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Rangers kit and retail deal to spearhead Castore move into football

(Ian MacNicol/AFP via Getty Images)

Scottish Premiership side Rangers has agreed a long-term kit supply and retail agreement with Castore, the UK-based sportswear brand that moved into sports sponsorship last year in a deal with Scottish tennis star Andy Murray.

Rangers announced in February that it was going to market with its kit supply and retail rights from the 2020-21 season onwards, despite its agreement with incumbents Hummel, the Danish sportswear brand, and Elite, the UK-based sportswear retail firm, having another season to run.

Castore is now understood to have agreed a long-term deal with the Glasgow club and an announcement will be made in due course.

Issuing a ‘commercial update’ on Saturday, Rangers said that it will “begin the 2020-21 football season with a new kit and retail operations partner, following the conclusion of all existing contracts”.

James Bisgrove, Rangers’ director of commercial and marketing, said: “The club is incredibly excited to introduce its new kit and retail partner to Rangers supporters world-wide imminently. This represents a clean slate and marks the start of a new era in the club’s commercial retail operations. The partnership will be a significant step forward in Rangers’ recent history.”

Rangers’ stadium megastore is to undergo what the club described as a “significant renovation” over the summer to pave the way for the sale of the new kit.

In February, Castore raised £7.5m (€8.5m/$9.3m) in private investment to help its expansion into team sports, including football. This followed a three-year kit deal with Cricket West Indies.

Castore first rose to prominence through its long-term kit sponsorship deal with Murray, who himself had a trial at Rangers as a schoolboy. Under the deal, Murray became a shareholder in Castore and an advisor to the board.

The Liverpool-based Castore was founded in 2016 after Tom and Phil Beahon decided to ditch professional sport for the apparel business. Previously, the brothers players at Liverpool, Manchester United and Tranmere Rovers in the academy teams.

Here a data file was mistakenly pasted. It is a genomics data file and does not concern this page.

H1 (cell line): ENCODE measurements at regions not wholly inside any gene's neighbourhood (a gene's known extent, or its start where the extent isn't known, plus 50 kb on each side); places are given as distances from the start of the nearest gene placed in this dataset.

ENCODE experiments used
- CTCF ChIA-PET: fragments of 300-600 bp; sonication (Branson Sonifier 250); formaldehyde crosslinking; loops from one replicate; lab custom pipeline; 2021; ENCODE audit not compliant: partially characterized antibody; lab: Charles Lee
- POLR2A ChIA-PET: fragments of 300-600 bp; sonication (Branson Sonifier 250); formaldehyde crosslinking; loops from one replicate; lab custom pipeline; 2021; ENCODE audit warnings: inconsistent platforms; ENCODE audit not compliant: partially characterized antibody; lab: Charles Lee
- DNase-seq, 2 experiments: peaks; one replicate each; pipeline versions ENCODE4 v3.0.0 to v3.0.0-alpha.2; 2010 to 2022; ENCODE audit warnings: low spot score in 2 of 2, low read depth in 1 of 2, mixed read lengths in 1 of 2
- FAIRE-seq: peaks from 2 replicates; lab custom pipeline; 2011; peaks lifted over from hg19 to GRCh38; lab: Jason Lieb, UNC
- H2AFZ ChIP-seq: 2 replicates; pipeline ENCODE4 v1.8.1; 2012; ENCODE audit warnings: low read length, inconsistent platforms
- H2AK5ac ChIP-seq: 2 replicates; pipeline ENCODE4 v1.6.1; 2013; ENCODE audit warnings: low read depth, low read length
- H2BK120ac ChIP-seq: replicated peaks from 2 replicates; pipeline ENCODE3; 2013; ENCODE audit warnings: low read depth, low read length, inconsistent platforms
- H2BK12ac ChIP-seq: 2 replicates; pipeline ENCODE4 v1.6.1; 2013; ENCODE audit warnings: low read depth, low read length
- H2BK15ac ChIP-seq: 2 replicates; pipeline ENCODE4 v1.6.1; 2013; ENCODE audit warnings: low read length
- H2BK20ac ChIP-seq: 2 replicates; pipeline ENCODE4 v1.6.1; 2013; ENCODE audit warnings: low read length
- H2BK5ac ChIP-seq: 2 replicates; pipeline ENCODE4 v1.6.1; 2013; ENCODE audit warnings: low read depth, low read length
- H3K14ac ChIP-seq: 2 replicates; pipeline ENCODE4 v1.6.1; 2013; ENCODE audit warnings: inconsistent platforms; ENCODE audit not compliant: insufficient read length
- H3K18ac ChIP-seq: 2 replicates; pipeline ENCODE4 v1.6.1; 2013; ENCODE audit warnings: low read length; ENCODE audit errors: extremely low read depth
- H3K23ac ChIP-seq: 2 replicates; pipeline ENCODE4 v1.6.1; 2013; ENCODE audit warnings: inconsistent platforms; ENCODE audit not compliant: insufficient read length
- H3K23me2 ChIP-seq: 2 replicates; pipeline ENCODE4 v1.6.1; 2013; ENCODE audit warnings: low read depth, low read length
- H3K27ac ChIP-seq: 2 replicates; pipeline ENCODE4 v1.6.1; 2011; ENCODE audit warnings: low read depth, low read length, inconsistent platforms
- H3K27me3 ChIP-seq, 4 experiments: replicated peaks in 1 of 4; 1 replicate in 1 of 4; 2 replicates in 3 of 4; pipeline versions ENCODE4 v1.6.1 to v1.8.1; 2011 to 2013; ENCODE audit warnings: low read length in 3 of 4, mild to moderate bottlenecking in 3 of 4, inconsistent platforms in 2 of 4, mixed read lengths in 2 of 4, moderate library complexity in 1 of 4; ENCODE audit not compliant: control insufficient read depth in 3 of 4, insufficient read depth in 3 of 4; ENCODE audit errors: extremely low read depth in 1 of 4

Rangers’ search for a new kit and retail partner has been set against the background of lengthy legal disputes with retailer Sports Direct Group.

Hummel was announced as Rangers’ kit supplier in April 2018 as it teamed up with Elite in an agreement that was due to run from 2018-19 to 2020-21.

As part of that deal, Hummel also became the naming rights sponsor of Rangers’ training ground. At the time of the kit deal, Hummel succeeded rival Puma, which had signed a five-year contract with Rangers in 2013.

Under the Hummel-Elite agreement, Elite was required to pay an annual fee plus royalty payments to Rangers (based on kit sales). The annual base fee was £2m for the purchase of up to 100,000 kits.

In February, Rangers served proceedings on Elite for the payment of £2.84m plus interests and expenses under the terms of the tripartite agreement covering the manufacture and supply of kit and other products.

This came in the wake of a High Court ruling confirming that the Glasgow club was entitled to be paid the money. This overruled an injunction that had been filed by Sports Direct Group, which has been embroiled in a legal battle with Rangers over a “matching right” clause.

Despite the retail agreement in place between Rangers and Elite, the club shop at Ibrox Stadium has continued to be operated by Sports Direct due to its ongoing legal tussle with the club, meaning that fans have been unable to buy the Hummel kit at the stadium megastore.

Similarly, the official Rangers website has not promoted the sale of Hummel’s kit by Elite, which instead operates stores in the centre of Glasgow and Belfast.